About Huang Rui
Huang Rui is one of China’s most highly regarded artists and one of the pivotal protagonists of the first non-conformist art groups to emerge from China in 1979. The Stars (Xing Xing 星星) Art Group, established in the late 70s following the end of the Cultural Revolution, used art to promote social ideologies and initiated some of the first free art expressions in the Post-Mao era. His works have been exhibited and/or collected by The Guggenheim Museum, USA, The Centre Georges Pompidou Paris, The Samsung Museum, Korea, The Louisiana Museum, Denmark, M+ Museum of Visual Culture, Hong Kong, The Fukuoka Museum, Japan, among many others.

Huang Rui moved to Japan in 1984 until 2001 where he experimented on many forms of art including performance, installation, photography and abstract expressionist paintings in oil as well as ink. His photographic series done in the 1990s in Japan was triggered by the Great Hanshin Earthquake in 1995. Huang Rui’s explains that, “photography is a medium to restore the essence. The transformation of such essence must evolve from a cultural idea into physicality.” Huang Ru’s Japan years allowed him the freedom to experience art as a means of transcendence. He explains, “I was so eager to create a ‘Tao’ beyond the world of photography known for most people.” His works free your mind to touch the spirit that animates them.


About Gerry Li
Gerry Li is a photographer, filmmaker, and musician. Graduated from Hong Kong Baptist University, he has directed a romance sci-fi short film Ideal Lover (2019), composed O.S.T. Stay In Memory (2019), and produced the photographic series Tracing (2018) and Exploration (2018). In addition, Li works as a sound supervisor for many short films.

Gerry uses his photographs to explore the theme of light and present, which contains energy and vitality while comes from nature and social surroundings. He hopes his works can enlighten other people who are in darkness.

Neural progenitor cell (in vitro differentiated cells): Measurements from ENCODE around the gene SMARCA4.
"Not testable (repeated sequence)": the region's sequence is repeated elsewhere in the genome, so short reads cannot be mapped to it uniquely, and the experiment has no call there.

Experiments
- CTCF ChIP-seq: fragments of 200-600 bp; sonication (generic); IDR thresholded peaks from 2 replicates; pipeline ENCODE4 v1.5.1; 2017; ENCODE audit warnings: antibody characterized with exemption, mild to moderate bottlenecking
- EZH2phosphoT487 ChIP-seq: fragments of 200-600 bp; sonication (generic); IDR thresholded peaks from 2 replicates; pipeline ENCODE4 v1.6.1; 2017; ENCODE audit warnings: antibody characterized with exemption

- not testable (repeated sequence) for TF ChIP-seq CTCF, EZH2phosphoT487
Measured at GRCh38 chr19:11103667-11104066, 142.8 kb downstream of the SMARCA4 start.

About Fiona Pardington
Fiona Pardington is a New Zealand photographer of Māori (Ngāi Tahu, Kati Mamoe and Ngāti Kahungunu) and Scottish (Clan Cameron of Erracht) descent, who is highly regarded internationally and nationally because of her inventive formats, unpredictable techniques and extremely varied range of thematic exploration. Her fields of investigation have been psychoanalysis, medicine, voyeurism, memory and the body, the history of the photographic image and the nature of the relationship between the photographer and subject, particularly as it relates to sexual difference, through the ambiguities of a simultaneous solicitation and resistance. She is best known as a specialist in ‘pure’ or analogue photographic darkroom technique, most notably hand printing and toning. Pardington in 2016 was named a Knight (Chevalier) in the Order of Arts and Letters (Chevalier de l’ordre des Arts et des Lettres) by the French Prime Minister. Pardington is the first New Zealand visual artist to receive this honor.

Pardington photographs the life casts made by nineteenth century Frenchman Pierre-Marie Alexandre Dumoutier, moulded from the features of Indigenous people of the Pacific region. These casts were linked to the nineteenth century discourse of phrenology, a now discredited belief that intellect and personality could be read from the features of the skull. Under the systems of this pseudo-science, many non-European people were framed as inferior due to their facial and cranial differences. Through photography, Pardington revisits these casts and the ideology that motivated their creation. By photographing the casts she attempts to overlay a new and dignifying narrative to their original subjects.